Mountain Skills: Understanding The Extended Column Test

I like to approach backcountry skiing like I approach a science experiment: I take time to plan before doing the experiment; I develop a hypothesis about what is going to happen when I perform my experiment; I conduct the experiment. And then I reflect on my experiment and learn from it.

Before heading out to travel in the backcountry, I do my planning. I check current conditions, read the avalanche hazard forecast, and plan a route appropriate for the conditions and for my partners that day. I go out into the field with a hypothesis about stability and about what the snowpack looks like.

While on tour, I like to test this hypothesis regarding the day’s conditions. A quick snowpit with a stability test or two is a great way to investigate the snowpack. After all, stability tests are a tool for evaluating the snowpack and testing the day’s stability hypothesis. I strive to dig several times during a tour, asking if there is a recipe for an avalanche—a slab, a weak layer, a bed surface and, if so, how reactive that recipe is to loading.

If I’m short on time or choose to do only one stability test, I use the Extended Column Test. The reason more and more professionals are turning to the Extended Column Test is because it’s a larger block test that shows fracture initiation and fracture propagation. This means that these tests, when done properly, can illustrate how reactive a weak layer is and, if that weak layer fails, how likely it is to propagate across a slope. It’s an avalanche on a very small scale.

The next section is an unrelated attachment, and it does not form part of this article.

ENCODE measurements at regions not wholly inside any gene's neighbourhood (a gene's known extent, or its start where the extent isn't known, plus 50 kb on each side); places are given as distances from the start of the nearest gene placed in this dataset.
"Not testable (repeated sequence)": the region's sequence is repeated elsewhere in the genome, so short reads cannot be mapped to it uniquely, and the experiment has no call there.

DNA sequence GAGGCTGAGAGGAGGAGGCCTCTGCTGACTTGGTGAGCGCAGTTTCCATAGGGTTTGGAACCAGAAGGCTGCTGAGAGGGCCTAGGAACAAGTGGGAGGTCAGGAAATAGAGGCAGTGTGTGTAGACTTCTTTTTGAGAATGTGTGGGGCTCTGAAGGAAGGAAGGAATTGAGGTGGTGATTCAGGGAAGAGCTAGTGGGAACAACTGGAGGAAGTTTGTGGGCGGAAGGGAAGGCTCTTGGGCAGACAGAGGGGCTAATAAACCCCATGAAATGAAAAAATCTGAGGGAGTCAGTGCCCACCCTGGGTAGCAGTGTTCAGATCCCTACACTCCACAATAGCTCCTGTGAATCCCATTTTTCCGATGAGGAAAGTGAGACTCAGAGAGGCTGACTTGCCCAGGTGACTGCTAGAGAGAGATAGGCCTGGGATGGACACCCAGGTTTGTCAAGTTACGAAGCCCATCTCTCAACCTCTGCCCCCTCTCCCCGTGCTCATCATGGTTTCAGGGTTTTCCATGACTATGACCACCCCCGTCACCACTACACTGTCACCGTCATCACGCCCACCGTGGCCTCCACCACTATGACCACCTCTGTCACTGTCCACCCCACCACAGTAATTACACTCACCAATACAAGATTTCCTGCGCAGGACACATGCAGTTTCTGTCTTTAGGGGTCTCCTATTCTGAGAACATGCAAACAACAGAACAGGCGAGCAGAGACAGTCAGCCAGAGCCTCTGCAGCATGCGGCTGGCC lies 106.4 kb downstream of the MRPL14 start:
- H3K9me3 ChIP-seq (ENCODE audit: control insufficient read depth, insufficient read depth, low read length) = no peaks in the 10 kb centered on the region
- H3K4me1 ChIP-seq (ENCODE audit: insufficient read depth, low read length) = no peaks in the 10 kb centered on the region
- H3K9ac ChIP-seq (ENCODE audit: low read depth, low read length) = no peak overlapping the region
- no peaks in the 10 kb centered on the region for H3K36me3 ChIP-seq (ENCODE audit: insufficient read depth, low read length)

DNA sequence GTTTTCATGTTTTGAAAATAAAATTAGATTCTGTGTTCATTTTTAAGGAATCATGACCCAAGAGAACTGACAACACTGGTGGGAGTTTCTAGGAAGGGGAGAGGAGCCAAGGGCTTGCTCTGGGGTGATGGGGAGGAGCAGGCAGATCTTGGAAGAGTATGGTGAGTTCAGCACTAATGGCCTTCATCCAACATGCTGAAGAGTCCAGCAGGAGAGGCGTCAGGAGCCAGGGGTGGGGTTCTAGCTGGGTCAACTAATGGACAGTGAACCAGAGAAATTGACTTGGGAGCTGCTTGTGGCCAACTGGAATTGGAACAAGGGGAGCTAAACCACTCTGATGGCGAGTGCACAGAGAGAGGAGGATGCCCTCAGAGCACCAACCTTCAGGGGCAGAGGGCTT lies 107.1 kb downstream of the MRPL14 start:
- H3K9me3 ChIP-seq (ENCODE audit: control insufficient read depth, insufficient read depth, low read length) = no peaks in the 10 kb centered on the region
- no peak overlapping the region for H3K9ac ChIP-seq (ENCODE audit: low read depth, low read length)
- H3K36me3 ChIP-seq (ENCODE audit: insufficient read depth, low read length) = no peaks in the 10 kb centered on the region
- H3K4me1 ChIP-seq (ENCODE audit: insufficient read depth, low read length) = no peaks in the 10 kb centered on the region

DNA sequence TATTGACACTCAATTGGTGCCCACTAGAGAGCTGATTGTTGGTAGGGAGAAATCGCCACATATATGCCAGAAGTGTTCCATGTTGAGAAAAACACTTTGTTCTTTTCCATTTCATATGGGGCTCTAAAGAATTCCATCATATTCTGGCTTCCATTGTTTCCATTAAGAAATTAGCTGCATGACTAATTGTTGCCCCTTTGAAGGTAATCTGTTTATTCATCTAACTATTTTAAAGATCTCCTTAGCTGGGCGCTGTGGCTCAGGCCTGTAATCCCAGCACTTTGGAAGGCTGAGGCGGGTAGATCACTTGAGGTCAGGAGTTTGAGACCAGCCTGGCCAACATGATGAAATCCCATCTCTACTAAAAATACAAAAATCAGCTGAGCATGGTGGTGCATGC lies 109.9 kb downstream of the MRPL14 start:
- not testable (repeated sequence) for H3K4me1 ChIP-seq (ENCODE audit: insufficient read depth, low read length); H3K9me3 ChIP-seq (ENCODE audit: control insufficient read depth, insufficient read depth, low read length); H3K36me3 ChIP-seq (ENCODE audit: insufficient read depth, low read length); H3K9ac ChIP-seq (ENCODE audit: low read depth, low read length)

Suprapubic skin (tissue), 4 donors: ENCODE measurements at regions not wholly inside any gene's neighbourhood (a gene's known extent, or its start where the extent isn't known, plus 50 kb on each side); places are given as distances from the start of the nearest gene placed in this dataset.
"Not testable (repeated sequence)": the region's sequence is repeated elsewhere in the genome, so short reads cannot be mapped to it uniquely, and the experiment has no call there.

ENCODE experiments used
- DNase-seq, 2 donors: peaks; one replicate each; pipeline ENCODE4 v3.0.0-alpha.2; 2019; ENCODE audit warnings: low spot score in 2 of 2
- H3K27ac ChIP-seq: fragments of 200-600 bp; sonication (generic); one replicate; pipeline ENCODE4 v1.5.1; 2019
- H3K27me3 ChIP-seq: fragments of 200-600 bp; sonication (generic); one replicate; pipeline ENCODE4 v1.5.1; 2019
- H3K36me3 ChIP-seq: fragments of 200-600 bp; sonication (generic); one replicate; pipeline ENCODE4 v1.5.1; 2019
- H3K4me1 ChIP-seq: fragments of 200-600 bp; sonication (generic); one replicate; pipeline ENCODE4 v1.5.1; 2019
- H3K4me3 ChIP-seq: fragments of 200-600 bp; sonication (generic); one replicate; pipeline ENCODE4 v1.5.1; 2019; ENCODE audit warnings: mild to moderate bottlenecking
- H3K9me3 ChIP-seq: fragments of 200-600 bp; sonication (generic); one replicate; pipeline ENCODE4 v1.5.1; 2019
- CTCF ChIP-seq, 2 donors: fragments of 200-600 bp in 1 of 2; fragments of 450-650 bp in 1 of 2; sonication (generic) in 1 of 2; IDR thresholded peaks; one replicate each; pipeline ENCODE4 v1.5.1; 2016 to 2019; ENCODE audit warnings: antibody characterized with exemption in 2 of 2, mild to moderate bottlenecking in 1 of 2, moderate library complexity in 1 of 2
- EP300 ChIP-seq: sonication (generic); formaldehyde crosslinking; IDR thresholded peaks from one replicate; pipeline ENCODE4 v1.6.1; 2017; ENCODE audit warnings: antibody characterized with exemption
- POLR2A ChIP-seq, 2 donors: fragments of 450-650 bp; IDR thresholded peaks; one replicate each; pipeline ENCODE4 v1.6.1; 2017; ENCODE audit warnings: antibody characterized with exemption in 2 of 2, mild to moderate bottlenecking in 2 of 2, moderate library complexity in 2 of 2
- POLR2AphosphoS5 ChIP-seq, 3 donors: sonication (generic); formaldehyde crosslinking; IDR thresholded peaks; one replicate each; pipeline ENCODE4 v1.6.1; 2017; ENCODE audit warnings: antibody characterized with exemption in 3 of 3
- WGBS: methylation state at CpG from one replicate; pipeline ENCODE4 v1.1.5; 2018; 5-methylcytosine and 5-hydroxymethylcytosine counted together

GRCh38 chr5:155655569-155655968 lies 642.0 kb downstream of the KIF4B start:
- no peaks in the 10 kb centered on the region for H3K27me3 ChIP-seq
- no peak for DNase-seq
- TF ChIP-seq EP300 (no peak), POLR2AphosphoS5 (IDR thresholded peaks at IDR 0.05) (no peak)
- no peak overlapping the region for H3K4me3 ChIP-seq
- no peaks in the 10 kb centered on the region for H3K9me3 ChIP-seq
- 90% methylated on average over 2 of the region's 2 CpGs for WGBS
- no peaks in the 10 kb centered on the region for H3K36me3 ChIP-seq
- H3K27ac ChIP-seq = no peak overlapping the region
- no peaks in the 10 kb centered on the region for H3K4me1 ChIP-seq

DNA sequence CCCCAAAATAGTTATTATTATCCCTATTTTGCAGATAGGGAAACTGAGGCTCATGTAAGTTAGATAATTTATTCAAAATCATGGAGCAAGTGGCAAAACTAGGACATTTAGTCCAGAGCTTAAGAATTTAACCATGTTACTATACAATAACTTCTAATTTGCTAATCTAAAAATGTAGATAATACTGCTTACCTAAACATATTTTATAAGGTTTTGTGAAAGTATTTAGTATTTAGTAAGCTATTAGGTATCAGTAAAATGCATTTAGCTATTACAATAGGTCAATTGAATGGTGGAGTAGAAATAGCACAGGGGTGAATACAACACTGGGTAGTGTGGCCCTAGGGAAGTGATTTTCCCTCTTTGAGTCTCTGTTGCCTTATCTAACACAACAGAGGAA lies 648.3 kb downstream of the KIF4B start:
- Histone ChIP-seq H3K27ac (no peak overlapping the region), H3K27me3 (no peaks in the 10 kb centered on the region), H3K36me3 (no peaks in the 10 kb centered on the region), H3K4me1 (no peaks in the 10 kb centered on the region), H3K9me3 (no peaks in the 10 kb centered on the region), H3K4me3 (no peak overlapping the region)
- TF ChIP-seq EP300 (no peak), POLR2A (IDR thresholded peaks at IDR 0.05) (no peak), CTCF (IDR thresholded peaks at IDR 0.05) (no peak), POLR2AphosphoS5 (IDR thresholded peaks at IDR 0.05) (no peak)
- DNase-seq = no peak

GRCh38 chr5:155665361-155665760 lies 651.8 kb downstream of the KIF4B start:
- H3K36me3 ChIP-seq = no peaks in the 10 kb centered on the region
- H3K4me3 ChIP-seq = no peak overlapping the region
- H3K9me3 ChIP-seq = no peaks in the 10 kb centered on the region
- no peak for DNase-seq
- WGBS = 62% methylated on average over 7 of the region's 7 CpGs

How to do an ECT from American Avalanche Institute on Vimeo.

Here’s what to focus on when doing an Extended Column Test:


Don’t leave home without an opinion on current stability. You should have an idea of what the current avalanche problem(s) is, how widespread it is, where it is and how reactive this problem is. It’s important to have an opinion to test when traveling in the backcountry as this opinion can make you a more focused observer. When you dig in the snow, test this hypothesis. Is the avalanche problem the forecast center talked about present in your location? Often times, you don’t know unless you stick your shovel in the snow.


A good snow pit is safe, representative and polite. You don’t want to get avalanched while testing your snow stability hypothesis, so dig your pit in a safe area. Current research indicates that the Extended Column Test offers valid results on flat terrain, as well as on steeper slope angles. Make sure your pit site is representative of where you want to travel—similar aspect, similar elevation, similar exposure to wind or sun. And make it polite. No one wants to fall into a pit crater in the middle of the most popular backcountry run in the area.


The Extended Column Test is a 90cm wide column by 30cm upslope. It is isolated on all four sides. The column is then loaded from one side or the other in a series of taps that mirror the taps of a compression test: 10 taps from the wrist, 10 from the elbow, 10 from the shoulder. You are looking to see if a weak layer fails and, more importantly, if that failure travels across the entire column. Results are recorded as ECT, propagation (P) no propagation (N) or no result (X), number of taps (1-30)